This year, Saint Mary’s celebrated the 50th year of a school holiday tradition, the Madrigal Dinner. Saint Mary’s department of music holds one of the longest-running Madrigal dinners, the oldest by a women’s choir.
Nancy Menk, director of the Madrigal Dinner described the event as “a recreation of a feast in Renaissance England.” This year’s show followed the story of a lord and lady, whose daughter marries a kitchen servant. The lady was played by Susan Baxter, who also adapted the play. Richard Baxter played the lord of the house and also directed the actors.
Beyond the acting, there was also a choir of Madrigal singers, made up of Saint Mary’s students. One such singer is Meghan Gould, a senior music education major who has been in the Madrigal choir for four years.
“Through the music major, we have to be a part of an ensemble. I’m in the women’s choir and the Madrigal singers are selected from the women’s choir.”
Gould said she loves the period music sung throughout the dinner.
“I think my favorite part is the singing. That style of music is really fun to learn but also spending time with the choir outside choir time really builds lifelong relationships,” she said. “To make it seem more authentic, we sing period music from the Renaissance or that at least sounds like it was written in that time.”
Andrea Lindback is a music education major who is also a singer with the Madrigal choir. She said the traditions behind the Madrigal Dinner make it so much fun to be a part of.
“It has morphed into something specifically just Saint Mary’s which is really notable and I think just very historic and fun.”
Lindback also talked more about a behind-the-scenes tradition involving the head of the pig that is processed around the dining hall.
“We usually prank people with the boar’s head. Last year, we hung it up in Dr. Menk’s office and put a dress in it,” she said.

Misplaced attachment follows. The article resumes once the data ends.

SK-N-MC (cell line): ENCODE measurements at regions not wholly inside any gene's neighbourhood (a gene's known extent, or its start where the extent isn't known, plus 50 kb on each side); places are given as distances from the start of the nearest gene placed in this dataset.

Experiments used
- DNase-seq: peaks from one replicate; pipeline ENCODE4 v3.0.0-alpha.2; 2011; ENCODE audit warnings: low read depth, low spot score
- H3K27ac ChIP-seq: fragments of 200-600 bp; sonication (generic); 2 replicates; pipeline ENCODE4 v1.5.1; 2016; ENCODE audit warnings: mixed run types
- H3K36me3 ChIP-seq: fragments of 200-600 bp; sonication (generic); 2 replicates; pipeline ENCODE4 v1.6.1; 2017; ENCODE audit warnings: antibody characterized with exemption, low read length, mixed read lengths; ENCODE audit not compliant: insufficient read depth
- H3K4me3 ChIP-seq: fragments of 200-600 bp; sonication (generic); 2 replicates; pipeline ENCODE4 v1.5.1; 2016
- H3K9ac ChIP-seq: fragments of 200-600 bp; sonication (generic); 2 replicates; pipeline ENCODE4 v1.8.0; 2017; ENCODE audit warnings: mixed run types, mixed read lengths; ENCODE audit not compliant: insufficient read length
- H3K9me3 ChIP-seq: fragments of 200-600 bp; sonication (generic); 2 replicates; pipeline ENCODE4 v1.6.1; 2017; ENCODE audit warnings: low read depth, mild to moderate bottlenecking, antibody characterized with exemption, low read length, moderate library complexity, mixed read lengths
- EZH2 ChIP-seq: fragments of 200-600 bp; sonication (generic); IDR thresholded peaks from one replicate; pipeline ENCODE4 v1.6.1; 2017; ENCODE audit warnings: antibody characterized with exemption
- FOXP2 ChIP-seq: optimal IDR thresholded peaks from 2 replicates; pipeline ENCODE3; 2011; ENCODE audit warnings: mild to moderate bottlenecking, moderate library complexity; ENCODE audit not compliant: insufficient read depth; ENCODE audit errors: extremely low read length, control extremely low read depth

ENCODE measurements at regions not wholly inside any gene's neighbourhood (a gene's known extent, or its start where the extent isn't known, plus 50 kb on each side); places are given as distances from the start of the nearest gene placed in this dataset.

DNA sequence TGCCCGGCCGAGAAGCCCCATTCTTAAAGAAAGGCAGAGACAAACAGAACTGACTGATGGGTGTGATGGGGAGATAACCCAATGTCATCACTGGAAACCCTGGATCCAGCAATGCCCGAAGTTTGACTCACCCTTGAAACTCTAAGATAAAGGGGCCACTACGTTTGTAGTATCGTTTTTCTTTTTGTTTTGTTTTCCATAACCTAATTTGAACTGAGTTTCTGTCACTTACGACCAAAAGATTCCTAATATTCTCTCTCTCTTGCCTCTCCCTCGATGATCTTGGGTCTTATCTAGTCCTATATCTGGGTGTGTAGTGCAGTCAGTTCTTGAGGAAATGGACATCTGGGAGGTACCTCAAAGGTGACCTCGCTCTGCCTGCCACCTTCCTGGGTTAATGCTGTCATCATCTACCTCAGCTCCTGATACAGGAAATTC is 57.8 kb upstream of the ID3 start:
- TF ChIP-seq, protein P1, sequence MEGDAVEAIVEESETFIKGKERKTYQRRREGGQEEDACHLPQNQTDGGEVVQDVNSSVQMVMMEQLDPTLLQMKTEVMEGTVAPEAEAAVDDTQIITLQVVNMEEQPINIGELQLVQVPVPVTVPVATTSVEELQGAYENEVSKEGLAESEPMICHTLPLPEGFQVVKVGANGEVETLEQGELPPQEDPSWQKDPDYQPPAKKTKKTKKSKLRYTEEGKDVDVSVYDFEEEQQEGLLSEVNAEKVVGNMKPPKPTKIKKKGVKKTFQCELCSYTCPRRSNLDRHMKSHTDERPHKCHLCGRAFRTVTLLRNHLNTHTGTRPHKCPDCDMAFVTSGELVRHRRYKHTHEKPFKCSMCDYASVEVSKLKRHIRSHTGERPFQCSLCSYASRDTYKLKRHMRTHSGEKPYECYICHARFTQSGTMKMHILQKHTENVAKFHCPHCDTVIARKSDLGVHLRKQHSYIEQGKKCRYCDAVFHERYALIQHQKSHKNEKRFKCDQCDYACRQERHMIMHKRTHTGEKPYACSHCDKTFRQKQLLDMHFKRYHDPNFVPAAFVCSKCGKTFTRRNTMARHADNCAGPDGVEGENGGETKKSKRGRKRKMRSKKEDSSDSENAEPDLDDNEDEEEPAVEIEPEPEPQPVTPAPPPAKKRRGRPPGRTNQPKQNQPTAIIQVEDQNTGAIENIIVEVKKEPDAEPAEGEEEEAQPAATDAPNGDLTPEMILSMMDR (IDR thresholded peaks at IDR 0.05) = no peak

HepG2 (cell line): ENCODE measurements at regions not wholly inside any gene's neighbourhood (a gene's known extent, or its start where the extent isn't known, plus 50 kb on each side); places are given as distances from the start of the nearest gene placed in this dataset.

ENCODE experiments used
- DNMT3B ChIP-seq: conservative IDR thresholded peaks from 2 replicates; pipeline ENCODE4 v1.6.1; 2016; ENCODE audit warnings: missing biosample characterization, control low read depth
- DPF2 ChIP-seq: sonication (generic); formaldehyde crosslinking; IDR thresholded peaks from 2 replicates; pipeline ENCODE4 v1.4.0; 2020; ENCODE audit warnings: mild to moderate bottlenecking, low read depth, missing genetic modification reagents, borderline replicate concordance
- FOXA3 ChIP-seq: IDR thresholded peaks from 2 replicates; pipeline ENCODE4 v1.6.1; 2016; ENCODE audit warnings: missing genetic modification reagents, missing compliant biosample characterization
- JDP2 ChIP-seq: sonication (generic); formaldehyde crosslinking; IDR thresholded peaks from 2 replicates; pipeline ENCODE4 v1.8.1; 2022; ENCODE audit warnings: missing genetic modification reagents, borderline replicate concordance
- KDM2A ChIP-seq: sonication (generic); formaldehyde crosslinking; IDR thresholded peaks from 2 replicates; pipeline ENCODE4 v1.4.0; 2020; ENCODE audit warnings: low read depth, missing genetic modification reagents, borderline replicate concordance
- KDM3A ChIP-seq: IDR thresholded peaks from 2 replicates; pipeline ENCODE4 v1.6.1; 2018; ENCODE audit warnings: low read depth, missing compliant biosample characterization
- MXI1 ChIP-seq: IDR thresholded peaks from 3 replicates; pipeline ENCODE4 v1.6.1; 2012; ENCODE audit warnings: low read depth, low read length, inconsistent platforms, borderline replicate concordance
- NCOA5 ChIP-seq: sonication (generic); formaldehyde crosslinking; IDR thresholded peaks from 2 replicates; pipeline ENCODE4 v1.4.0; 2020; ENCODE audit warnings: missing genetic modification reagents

Menk also reflected on the tradition. She has one photo with some old students on top of Haggar Hall with the pig’s head. She has also found it in her bathtub, and attached to her car with plastic wrap.
The structure of the dinner is laid out by five fanfares with entertainment scattered throughout. The first was an entrance that gave a taste of all the different forms of entertainment as well as introduced the characters of the show.
It was followed by the Heralding of the Wassail Bowl which signals the beginning of the meal with the appetizer. This year was a winter salad of apples, celery, and nuts.
Then came the Heralding of the Boar’s Head and feast, where the pig’s head is processed around the room. The main course of roast beef, potatoes, and green beans began.
After was the Heralding of the Figgy Pudding, which Saint Mary’s replaced with cheesecake due to the general lack of interest in figgy pudding.
Finally, the Heralding of the Entertainment rounded out the experience with more music, dancing, and the resolution of the show. This year, this section featured a new piece Menk had commissioned for the 50th anniversary called “The Question Carol.”
At the event, two local jugglers performed an interactive show that included teaching members of the audience, juggling overhead and ended with them juggling swords.
There was intermittent dancing from the Royal Court Dancers who are also Saint Mary’s students. Everyone was dressed in elaborate Renaissance costumes created by Melissa Bialko, another thing Menk says “makes it feel more authentic to the Renaissance.”
Despite the large amount of work that goes into organizing and rehearsing the Madrigal Dinner, Lindback said “it benefits the students a lot with professional experience and benefits the community. It really is enjoyable.”
She and others hope Saint Mary’s will continue its run as the longest-running college Madrigal Dinner.
The Saint Mary’s Madrigal Dinner always takes place between Thanksgiving and Christmas. Tickets are open for purchase to anyone.
Contact Katelyn Waldschmidt at firstname.lastname@example.org